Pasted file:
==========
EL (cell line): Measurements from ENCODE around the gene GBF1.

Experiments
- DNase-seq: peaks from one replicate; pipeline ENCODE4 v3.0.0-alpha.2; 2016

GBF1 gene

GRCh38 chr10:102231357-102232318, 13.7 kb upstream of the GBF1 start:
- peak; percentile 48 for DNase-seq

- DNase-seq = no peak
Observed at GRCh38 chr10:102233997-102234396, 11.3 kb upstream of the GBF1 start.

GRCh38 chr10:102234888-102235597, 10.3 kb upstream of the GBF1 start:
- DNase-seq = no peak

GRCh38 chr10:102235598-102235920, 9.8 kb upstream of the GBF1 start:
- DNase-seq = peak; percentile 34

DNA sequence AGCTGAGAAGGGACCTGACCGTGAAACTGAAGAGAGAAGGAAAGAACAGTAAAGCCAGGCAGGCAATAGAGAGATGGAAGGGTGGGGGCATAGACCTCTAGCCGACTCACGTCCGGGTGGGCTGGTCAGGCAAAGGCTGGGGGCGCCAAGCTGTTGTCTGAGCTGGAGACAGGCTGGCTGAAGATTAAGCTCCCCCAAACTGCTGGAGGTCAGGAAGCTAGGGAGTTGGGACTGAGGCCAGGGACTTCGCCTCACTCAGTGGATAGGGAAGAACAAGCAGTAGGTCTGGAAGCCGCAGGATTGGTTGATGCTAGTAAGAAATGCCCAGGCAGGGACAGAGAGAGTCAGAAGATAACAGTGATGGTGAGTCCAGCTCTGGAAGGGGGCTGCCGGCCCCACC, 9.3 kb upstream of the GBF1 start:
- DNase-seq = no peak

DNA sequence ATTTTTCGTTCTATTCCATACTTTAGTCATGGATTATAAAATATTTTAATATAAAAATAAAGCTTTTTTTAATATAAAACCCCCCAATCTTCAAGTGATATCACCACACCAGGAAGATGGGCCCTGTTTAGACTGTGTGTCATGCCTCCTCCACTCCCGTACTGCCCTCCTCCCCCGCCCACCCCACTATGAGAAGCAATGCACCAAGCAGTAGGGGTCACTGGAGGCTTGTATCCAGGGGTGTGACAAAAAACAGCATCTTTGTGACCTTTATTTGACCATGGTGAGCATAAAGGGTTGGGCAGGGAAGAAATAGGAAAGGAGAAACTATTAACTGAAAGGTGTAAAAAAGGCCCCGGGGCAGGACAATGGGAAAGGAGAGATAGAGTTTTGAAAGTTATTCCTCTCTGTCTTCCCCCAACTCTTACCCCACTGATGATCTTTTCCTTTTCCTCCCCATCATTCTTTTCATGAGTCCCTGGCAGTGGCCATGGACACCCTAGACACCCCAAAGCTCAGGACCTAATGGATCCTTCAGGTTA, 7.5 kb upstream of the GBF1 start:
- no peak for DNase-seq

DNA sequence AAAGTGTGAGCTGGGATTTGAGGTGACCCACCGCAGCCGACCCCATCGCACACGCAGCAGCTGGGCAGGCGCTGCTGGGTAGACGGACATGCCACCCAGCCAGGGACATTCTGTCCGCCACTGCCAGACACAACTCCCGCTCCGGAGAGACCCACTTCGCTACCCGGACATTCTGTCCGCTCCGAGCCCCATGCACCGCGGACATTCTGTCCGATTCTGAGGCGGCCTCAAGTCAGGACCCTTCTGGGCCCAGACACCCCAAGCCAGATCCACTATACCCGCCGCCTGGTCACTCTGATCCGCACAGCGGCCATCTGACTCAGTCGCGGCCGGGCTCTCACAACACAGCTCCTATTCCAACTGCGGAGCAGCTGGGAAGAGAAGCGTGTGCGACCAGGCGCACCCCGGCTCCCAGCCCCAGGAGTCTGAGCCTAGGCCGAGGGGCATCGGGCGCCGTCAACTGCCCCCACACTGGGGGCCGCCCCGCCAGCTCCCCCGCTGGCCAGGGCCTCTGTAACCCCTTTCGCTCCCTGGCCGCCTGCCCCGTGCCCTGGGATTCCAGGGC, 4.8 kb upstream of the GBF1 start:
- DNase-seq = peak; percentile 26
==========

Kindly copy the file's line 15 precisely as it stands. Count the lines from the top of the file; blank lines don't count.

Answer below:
DNA sequence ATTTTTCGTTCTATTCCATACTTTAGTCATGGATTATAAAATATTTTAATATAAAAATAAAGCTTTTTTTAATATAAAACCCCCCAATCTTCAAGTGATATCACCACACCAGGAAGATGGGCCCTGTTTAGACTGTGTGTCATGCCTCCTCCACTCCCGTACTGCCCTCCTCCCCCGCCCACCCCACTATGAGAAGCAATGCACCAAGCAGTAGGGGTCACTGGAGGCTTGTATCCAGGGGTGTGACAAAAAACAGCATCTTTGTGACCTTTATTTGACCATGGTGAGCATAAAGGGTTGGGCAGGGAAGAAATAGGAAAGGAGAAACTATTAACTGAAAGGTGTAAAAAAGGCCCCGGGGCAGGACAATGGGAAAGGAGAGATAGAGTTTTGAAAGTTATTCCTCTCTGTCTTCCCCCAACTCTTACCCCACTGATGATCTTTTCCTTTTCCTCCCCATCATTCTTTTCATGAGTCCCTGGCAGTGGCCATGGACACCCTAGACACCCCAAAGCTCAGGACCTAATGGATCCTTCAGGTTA, 7.5 kb upstream of the GBF1 start: